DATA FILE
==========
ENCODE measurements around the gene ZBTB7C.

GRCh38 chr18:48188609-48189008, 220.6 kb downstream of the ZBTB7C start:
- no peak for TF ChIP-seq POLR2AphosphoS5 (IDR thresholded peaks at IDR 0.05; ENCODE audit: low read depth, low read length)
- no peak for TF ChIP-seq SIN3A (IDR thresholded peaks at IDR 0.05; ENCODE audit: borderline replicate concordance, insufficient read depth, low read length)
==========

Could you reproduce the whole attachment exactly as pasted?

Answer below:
ENCODE measurements around the gene ZBTB7C.

GRCh38 chr18:48188609-48189008, 220.6 kb downstream of the ZBTB7C start:
- no peak for TF ChIP-seq POLR2AphosphoS5 (IDR thresholded peaks at IDR 0.05; ENCODE audit: low read depth, low read length)
- no peak for TF ChIP-seq SIN3A (IDR thresholded peaks at IDR 0.05; ENCODE audit: borderline replicate concordance, insufficient read depth, low read length)